APN calls for Freer Media Laws | radioinfo

APN calls for Freer Media Laws

Wednesday 29 December, 2004
Brendan Hopkins - pointing the way on new media laws

APN News & Media - Australasia's largest broadcaster - says relaxed ownership laws would pave the way for a much more vibrant media market in Australia.

Chief Executive, Brendan Hopkins, has ruled out trying to buy the Fairfax group, but says a significant easing of foreign and cross media ownership rules would attract more international players to Australia, allowing for the launching of new products.

Hopkins has told The Australian's Glenda Korporaal: "You can't just look upon it as: 'Is someone going to buy Fairfax? Is someone going to buy WA News? Is someone going to buy Rural Press?'

"If the media laws change, you are going to have a lot of companies coming into the market - particularly from overseas - looking to see how they can develop a media business.

"There will be a lot more launches - a lot more vibrancy in the market."

Hopkins believes the Coalition Government - with a Senate majority from 1 July - will end foreign controls on Australian media and allow ownership in two of the three media forms in any market.

He says the potential lifting of restrictions in foreign ownership is "the more exciting change".

"Media companies from around the world that are only allowed to own x per cent - there are restrictions in each sector - will be allowed to come in and buy 100%."

Hopkins says APN is reaching its limits on buying any new radio stations in Australia, given its 50% stake in the Australian Radio Network with Clear Channel Communications.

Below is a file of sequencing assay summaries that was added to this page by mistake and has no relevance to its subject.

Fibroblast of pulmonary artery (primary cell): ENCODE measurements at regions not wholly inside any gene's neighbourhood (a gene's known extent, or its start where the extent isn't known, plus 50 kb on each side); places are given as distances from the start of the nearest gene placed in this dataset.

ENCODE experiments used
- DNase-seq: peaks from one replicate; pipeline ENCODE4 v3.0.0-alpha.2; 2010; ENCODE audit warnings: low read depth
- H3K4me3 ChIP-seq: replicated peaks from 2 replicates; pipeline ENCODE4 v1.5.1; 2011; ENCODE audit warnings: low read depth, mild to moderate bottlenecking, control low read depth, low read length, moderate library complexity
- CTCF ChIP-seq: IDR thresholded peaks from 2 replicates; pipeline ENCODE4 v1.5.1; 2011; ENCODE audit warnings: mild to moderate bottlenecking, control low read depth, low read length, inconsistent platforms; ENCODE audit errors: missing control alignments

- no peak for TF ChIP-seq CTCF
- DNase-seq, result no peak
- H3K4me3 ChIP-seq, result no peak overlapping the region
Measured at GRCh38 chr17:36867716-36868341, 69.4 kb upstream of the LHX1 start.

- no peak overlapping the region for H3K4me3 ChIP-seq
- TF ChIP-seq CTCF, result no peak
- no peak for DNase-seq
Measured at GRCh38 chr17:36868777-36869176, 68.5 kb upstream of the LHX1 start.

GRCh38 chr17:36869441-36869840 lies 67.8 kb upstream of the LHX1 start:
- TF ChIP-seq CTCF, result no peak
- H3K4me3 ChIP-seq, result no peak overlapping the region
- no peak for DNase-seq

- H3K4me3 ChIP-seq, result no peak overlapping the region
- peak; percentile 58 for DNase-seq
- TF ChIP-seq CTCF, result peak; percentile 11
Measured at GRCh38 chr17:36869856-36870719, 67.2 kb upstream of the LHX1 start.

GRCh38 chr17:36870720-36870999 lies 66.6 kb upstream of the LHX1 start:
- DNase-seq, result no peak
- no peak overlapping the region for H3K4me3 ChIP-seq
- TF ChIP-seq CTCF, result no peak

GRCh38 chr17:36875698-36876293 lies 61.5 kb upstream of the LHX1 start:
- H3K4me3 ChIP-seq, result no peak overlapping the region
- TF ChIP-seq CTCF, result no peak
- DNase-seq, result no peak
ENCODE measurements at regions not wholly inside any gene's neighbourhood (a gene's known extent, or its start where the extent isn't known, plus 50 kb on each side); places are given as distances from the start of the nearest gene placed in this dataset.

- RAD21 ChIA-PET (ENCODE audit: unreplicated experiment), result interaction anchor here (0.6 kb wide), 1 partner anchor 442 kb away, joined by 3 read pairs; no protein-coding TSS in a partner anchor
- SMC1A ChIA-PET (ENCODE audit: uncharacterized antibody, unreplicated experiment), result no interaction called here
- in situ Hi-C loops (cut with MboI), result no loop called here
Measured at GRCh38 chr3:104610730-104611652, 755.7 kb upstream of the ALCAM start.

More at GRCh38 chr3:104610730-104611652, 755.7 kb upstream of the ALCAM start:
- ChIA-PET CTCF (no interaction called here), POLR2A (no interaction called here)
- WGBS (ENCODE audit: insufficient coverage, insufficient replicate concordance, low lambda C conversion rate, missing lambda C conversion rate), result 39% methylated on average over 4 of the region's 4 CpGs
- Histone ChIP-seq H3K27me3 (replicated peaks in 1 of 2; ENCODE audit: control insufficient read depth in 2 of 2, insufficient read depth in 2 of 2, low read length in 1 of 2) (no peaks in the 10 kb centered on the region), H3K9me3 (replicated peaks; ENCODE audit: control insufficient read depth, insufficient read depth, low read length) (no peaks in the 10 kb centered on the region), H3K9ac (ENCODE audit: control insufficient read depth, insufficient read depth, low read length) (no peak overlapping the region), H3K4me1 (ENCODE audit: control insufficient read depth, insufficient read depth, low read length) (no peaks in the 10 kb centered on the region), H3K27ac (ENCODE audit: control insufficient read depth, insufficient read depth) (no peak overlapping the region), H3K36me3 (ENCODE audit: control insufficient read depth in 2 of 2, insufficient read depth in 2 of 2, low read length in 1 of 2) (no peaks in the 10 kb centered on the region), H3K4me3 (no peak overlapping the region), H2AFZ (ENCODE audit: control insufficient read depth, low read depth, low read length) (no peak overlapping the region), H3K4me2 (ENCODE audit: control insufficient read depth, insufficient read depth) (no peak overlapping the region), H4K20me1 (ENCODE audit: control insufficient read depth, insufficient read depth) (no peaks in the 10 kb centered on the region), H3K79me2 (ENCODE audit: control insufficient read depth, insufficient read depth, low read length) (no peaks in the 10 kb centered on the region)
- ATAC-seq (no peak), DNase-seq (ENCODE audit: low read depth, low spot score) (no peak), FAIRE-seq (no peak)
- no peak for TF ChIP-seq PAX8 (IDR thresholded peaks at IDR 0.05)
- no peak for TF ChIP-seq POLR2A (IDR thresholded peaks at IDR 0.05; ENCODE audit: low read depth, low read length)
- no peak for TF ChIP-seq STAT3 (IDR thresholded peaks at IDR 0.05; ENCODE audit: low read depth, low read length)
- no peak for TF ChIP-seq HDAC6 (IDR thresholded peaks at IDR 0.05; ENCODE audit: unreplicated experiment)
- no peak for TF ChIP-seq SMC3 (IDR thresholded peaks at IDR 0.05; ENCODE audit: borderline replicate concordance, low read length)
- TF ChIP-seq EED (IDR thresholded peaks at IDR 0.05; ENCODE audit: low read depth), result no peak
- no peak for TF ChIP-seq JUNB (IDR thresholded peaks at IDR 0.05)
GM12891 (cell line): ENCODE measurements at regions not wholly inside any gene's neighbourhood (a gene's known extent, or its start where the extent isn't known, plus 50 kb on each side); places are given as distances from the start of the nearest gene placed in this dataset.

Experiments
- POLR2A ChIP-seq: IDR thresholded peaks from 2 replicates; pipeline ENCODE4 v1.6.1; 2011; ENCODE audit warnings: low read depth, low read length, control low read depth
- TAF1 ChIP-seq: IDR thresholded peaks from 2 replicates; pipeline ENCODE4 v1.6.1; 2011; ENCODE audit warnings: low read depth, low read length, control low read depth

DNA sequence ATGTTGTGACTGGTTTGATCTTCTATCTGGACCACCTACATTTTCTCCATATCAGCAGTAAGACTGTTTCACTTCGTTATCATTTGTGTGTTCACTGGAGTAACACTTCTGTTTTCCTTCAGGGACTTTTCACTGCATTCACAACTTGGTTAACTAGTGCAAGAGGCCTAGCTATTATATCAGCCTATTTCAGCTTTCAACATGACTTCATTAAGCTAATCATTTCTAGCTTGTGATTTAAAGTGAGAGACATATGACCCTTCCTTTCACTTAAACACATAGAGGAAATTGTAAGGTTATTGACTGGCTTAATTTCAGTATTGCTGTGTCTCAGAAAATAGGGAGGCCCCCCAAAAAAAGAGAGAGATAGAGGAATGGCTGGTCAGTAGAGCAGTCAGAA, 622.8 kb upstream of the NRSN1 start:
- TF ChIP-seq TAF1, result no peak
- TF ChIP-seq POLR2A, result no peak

ARN operates Mix and the classic hits stations in Sydney, Melbourne, Brisbane, Adelaide and Canberra. In all, it has investments in 12 metropolitan radio stations in Australia and 94 in New Zealand.

Hopkins says if there is a change in media laws, APN could look at new print products, perhaps with a foreign player.

"We are already a very big media company - we have plenty of assets.

"What will happen is that people will be given the chance to jointly develop into new markets.

"It won't just mean buying companies - it will mean partnering with other companies to launch things."

He says the ideal regulatory change would be to follow the pattern in New Zealand, where companies are allowed to own clusters of stations, rather than the Australian practice of auctioning off licences and limiting owners to two stations per market.

APN has launched several new stations across the Tasman in the past year, including two in Auckland and others in Wellington and several smaller cities.

"New Zealand is the blueprint model which Australia should follow.

"The US used to follow the limited licence model, but it has changed to the cluster model."

Hopkins says the New Zealand model encourages radio proprietors to launch new stations with multiple formats, such as jazz, sport or news, while the Australian model pushes owners into going down the same programming route.

"In New Zealand, because you have so many licences, you can serve your respective markets with a wide variety of formats. Some will be loss making, but you still sustain them because of the overall blueprint of the market.

"But, in Australia, because there are only so many licences available, people tend to go down the same route to try to make a return from a single licence."

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